“Not I,” said Fitz stubbornly. “People are put in their appointed stations the day they are born. You are quarrelling with the Almighty. After all, in your book you held that chambermaid up to ridicule. It was an example to everyone of what can happen to someone of the common lot who tries to climb.”
“You know, Fitz, you have perhaps persuaded me of a fact I knew all along—I have written a thoroughly silly book. I am not a writer. I am a sort of literary dilettante, nothing more. I had great fun writing it and it all seemed amusing at the time, but I confess when I reread it the other day, I felt I was reading one of those embarrassingly trivial works written by some member of society with more vanity than talent.”
“But it was monstrous amusing! All London is already talking of your satire of Byron.”
“There you go again! I did not even
of Byron. Never mind my stupid book. I would rather think of Miss Goodenough.”
“You all but proposed to her in front of Prinny.”
“I do not know why I said that,” remarked the earl ruefully. “I was somewhat overset and she appeared very … lovable.”
would not be satisfied with mere beauty. Say you married her. You could never bear her vulgarisms.”
“I think she has a good heart.”
“Have you heard from your brother Harry?”
“What on earth has my brother to do with Miss Goodenough?”
“I suddenly thought of him. He was always desperately in love with some female or another.”
“No, I have not heard from him. As far as I know, he is still a captain in the Eighty-seventh Dragoons, and no doubt preparing to fall in love with every Spanish señorita he encounters in the Peninsula.”
“I am meeting some fellows for a rubber at White’s. Do you care to come?”
“Not I. The excitement of dinner with Miss Goodenough will be enough for one day,” said the earl.
Fitz took his leave, only to have his place taken shortly afterwards by the earl’s sister, Mrs. Otterley. The earl heartily wished he had escaped with Fitz before her arrival.
“To what do I owe the pleasure of this visit?” asked the earl, thinking for the umpteenth time how nasty and bad-tempered his sister always looked.
“Scandal,” said Mrs. Otterley, plumping her heavy bulk in a Sheraton chair. “I hear you proposed marriage to an Unknown.”
“I gave a rout, I made a joke, that was all that happened.”
“Not the way I heard it,” sniffed Mrs. Otterley. “Some female called Goodenough was the recipient of your attentions. Pray remember what is due to your name before you throw yourself away on a Nobody. No one has ever heard of this creature before this Season.”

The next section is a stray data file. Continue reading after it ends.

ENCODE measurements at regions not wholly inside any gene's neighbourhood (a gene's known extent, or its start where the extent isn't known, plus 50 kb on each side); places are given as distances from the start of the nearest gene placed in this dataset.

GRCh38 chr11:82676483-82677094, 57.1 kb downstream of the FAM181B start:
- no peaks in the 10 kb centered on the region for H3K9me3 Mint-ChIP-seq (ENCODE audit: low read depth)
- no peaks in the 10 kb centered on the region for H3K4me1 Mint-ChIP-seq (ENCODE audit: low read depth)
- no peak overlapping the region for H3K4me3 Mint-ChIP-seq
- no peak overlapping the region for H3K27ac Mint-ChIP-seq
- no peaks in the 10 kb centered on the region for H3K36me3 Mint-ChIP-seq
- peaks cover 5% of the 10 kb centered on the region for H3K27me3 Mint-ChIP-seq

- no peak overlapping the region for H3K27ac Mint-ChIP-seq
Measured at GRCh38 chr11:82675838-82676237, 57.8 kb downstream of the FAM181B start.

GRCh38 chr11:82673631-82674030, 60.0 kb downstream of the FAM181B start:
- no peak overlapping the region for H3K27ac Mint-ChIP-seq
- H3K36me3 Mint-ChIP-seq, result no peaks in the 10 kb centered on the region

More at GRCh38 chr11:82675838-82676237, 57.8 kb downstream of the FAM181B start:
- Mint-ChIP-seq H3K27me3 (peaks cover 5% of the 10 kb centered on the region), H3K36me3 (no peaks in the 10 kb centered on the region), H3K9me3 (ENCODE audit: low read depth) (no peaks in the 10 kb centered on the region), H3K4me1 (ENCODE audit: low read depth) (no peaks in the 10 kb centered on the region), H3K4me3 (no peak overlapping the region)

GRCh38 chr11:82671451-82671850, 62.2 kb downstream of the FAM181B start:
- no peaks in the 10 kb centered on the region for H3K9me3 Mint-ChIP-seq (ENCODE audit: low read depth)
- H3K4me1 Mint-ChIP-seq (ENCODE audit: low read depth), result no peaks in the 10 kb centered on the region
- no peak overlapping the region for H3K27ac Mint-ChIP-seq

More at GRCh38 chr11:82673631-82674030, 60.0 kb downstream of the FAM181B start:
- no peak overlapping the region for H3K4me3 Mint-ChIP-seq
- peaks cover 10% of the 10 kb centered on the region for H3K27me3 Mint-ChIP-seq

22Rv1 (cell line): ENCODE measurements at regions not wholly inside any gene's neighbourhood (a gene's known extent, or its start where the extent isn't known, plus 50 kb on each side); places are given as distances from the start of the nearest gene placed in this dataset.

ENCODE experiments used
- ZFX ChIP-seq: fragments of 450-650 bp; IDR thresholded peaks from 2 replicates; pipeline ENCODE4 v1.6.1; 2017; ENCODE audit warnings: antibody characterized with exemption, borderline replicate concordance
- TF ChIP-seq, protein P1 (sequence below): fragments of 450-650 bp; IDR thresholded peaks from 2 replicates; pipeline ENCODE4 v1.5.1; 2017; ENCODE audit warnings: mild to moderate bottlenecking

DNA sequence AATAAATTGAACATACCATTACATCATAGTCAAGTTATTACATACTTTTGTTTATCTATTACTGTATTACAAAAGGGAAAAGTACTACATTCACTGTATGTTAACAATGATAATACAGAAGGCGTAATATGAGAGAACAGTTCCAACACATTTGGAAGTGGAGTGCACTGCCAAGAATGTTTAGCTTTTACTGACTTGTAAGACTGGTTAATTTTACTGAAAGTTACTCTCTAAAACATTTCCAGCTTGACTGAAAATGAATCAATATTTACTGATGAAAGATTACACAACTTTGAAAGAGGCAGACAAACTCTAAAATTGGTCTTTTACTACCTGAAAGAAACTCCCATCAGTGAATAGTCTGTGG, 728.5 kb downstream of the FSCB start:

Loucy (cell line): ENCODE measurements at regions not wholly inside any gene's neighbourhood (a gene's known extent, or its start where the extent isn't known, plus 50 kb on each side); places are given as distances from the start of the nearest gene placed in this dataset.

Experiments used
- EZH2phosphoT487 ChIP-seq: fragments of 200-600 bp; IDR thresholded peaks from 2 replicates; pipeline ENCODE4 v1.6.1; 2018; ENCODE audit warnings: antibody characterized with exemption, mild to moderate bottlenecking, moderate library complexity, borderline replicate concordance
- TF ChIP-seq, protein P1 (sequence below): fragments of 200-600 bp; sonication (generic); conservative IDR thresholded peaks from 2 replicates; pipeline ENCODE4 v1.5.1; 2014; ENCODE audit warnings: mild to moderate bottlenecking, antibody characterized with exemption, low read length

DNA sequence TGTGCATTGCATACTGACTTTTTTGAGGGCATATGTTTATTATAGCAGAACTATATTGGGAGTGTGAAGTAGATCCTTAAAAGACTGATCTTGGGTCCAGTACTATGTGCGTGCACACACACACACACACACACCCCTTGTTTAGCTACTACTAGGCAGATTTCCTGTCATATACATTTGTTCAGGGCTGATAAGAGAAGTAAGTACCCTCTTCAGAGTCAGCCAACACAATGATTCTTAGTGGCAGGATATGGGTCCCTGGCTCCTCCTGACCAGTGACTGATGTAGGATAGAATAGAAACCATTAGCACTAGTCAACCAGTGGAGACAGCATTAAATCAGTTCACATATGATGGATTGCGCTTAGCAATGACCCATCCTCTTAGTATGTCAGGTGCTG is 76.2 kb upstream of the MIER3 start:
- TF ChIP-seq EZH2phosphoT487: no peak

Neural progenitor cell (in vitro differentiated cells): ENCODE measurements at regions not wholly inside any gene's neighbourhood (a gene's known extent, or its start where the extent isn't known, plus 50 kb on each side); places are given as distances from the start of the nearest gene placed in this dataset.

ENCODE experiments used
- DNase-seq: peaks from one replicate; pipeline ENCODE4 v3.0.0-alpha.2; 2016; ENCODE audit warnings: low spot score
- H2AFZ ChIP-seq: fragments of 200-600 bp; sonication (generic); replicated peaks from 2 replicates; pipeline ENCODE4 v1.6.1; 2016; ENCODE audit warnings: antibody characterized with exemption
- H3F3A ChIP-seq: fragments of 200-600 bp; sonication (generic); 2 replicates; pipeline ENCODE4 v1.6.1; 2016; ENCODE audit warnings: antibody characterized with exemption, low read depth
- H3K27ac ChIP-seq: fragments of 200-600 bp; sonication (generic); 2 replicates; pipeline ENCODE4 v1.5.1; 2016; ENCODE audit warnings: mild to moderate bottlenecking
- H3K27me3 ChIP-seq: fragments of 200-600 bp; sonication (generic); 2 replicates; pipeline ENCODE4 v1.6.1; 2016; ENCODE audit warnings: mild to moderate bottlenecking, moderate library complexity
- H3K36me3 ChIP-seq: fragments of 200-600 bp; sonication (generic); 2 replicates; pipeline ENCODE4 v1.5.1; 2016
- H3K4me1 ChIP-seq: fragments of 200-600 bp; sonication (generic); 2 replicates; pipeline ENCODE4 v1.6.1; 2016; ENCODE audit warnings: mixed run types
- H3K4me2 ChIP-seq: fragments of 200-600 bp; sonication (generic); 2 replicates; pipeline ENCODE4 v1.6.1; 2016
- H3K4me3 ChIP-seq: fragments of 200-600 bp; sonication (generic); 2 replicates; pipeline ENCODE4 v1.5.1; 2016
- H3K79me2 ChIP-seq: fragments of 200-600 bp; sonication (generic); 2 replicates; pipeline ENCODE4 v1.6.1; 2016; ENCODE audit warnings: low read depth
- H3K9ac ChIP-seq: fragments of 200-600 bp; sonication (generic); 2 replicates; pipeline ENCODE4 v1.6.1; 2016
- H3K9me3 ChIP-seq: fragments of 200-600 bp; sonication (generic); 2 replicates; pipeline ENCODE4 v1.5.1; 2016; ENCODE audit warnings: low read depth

“Should I marry again, then I will consult only myself, Mary. If that’s what you had come to say, and now you have said it, please go away.”
“She cannot have much money, this Miss Goodenough,” went on Mrs. Otterley, who had a hide like a rhinoceros. “Else why would she have taken that unlucky house in Clarges Street? It is well known the only way it can ever be let is by charging a ridiculously low rent.”
“I am not interested in money. I have enough.”
“Too much for your own good,” said his sister sharply.
Some imp of malice prompted the earl to say, “You know, Mary, Miss Goodenough
out of the common way. I could do worse than marry her. And I would need my home in Grosvenor Square back. You can always live here.”
“But this is not nearly such a fashionable address!”
“Nonsense. We are come up in the world. Park Lane is all that is respectable. If you are so concerned about appearances, why do you not use your title?”
“You know very well that Mr. Otterley prefers me to carry his name.”
“And my dear brother-in-law is so very rich, you needs must obey. And yet
pride does not stop him from living on
property. I grow stubborn, Mary. Your visit has only served to remind me that I should not be obliged to rent a house for the Season when I have a very good one of my own. I am sure Miss Goodenough will share your views. She would infinitely prefer Grosvenor Square to Park Lane.”
“You are funning. All this marriage business is a joke. You are only trying to irritate me!”
“And succeeding very well … I hope,” said her brother. “Do please leave, Mary, or I shall have a spasm.”
But it was Mrs. Otterley who seemed more likely to have a spasm as she stormed out into Park Street—nothing would induce her to set foot in Park Lane, which she considered a very parvenu sort of thoroughfare.
She told her driver to proceed to Clarges Street.
Soon Rainbird was announcing the arrival of Lady Mary Powell. This was one occasion on which Mrs. Otterley was determined to use her title.
Emily was arranging spring flowers in the drawing-room when Mrs. Otterley was ushered in. She asked her pugnacious visitor to be seated. Mrs. Otterley waited impatiently until Rainbird had served her with a glass of cordial and had withdrawn before she launched into the attack.
“I have just heard, Miss Goodenough,” she said, “that my brother is intent on proposing marriage to you.”